Saturday, March 24, 2012

Wednesday, March 21, 2012

The Hunnewell Pinetum

Early this morning (March 21, 2012), if you'd been walking around Lake Waban in Wellesley, you would have run into me sketching this marvelously pruned pine tree in the Hunnewell Pinetum. The sun had just topped the slope (to the left in my drawing) and I was down on the shadowed lake shore path. Occasionally walkers and joggers would come along. Dogs would lope along too, their collars jangling. But mostly what I heard were the birds: robins, mockingbirds, sparrows and mallards out on the water. In the distance, on the far Northwest end of the lake, a pair of swans were making a ruckus. A breeze picked up and I rolled my sleeves down and noticed the high clouds of fog retreating. Such a beautiful morning!

If you look carefully, you'll notice a bird at the very tip-top of the pine tree. What a fine observatory: "Port out, Starboard Home!" eeeeeeeeeeee!

I've included a few other drawings of the garden and a photomontage taken one rainy day last year. I wasn't dressed for the weather and  it was miserable. So I decided at the least to trespass a little :-( and take some quick photos of the Pinetum from places the public is not allowed to go.

Here's a link to a short history of the Hunnewell Pinetum (pdf file). There's also a Wikipedia entry.
If you're curious about it and want to sketch there sometime, let me know; I'd love to show it to you!

Pine Tree at the Hunnewell Pinetum, Wellesley, Massachusetts
colored pencil
© 2012 Rob Dunlavey

when? A cold day is all I remember!

drawn from Tupelo Point on the Wellesley College campus

also from Tupelo Point (using a gold colored pencil)

Friday, March 16, 2012

Up & Down

Here are two recent drawings of the Charles River. The top view looks downstream at a place near my home in South Natick. The other is from just below the dam.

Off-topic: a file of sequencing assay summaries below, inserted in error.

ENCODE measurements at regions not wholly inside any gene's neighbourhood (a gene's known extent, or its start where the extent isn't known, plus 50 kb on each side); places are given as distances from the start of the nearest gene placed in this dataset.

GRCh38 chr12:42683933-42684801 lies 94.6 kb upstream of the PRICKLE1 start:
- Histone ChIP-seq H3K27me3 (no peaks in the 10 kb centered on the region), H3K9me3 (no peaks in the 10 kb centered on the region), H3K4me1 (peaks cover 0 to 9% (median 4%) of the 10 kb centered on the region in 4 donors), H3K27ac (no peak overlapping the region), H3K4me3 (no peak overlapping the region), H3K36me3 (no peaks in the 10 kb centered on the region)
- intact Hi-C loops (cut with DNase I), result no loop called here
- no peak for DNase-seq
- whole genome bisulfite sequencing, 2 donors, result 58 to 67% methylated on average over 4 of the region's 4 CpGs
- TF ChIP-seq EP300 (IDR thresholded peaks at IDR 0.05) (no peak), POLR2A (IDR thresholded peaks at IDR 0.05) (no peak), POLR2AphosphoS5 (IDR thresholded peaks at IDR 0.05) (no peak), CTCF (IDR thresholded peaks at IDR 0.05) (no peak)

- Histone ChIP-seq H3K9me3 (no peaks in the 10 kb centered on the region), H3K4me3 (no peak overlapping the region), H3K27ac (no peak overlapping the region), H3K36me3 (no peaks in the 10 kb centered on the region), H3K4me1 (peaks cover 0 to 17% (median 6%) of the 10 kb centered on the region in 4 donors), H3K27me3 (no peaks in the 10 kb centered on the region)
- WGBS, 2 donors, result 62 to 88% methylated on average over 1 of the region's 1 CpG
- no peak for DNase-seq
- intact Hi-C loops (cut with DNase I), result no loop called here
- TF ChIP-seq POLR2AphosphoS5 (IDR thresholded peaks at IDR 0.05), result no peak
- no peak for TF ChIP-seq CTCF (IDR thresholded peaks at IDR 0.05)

Soon enough, the weather will warm up and we'll be off to the races: the trees will get their leaves and have a little fashion show and the orioles will set up housekeeping and construct their intricate and precarious nests.
Herons will fish below the dam again and maybe I'll have the privilege of drawing sleeping baby ducks in the shadowy and perfumed tangles on the river's fringes. And the winter that wasn't will become a memory.
I do think it was the serious lack of snow this winter that kept me away from my outdoor muse. Weird!

A view of the Charles River at the canoe launch at Elm Bank. A light breeze riffles the surface.
© 2012 Rob Dunlavey

A view of the dam and the fish ladder.  I rarely draw those houses. I should draw it all shouldn't I? I know that!
© 2012 Rob Dunlavey

Sunday, March 4, 2012

Circumstantial Evidence

colored pencil
© 2012 Rob Dunlavey
It's been a lackluster winter. Spring is officially a few weeks away and the birds are tuning up for the Concert de Printemps. We've had maybe, three snow "events". I don't think the word "storm" really applies here. But, last winter, I was out in all weather merrily sketching away. This winter, all I want to do is lurk in the greenhouses and draw plants.

All things have their season I guess. All enthusiasms have their predictable arcs: discovery, newness, imperative and  eventual ennui. And then it's time to be alert to new experiences and things that just feel right to do and follow. The creative life is full of these transitions. Maybe the result will be a renewed purpose and vigor for the old disciplines. Maybe it's a time to get back to some long neglected idea. Or maybe a new approach will engender something new altogether. I only know if I'm in it when I'm actually in it and the shore is receding and the boat is slapping the oncoming waves and the wind blows back my hair.

Tangent to this basic train of thought, I need to tell you about an excellent book I just finished: "Dante in Love" by A.N. Wilson (review by Tom Payne in The Telegraph). How does it relate to a drawing of a few cacti? If we are lucky, our creative lives are long and they will reflect and be evidence of where and how we have been, what we've been up to and what seemed to matter to us. And this means that our lives will be full of contradictions, things said in sharp clarion contrast and other moments of obfuscation and cluelessness. But my life, if lived well, however long or short, will include evidence of an engaged life like Dante's perhaps. How could it be otherwise?

It may be apocryphal, but Thoreau, on his deathbed was asked if he had "ended his quarrel with God". To this the philosopher answered that there had never been a quarrel at all. So be it!
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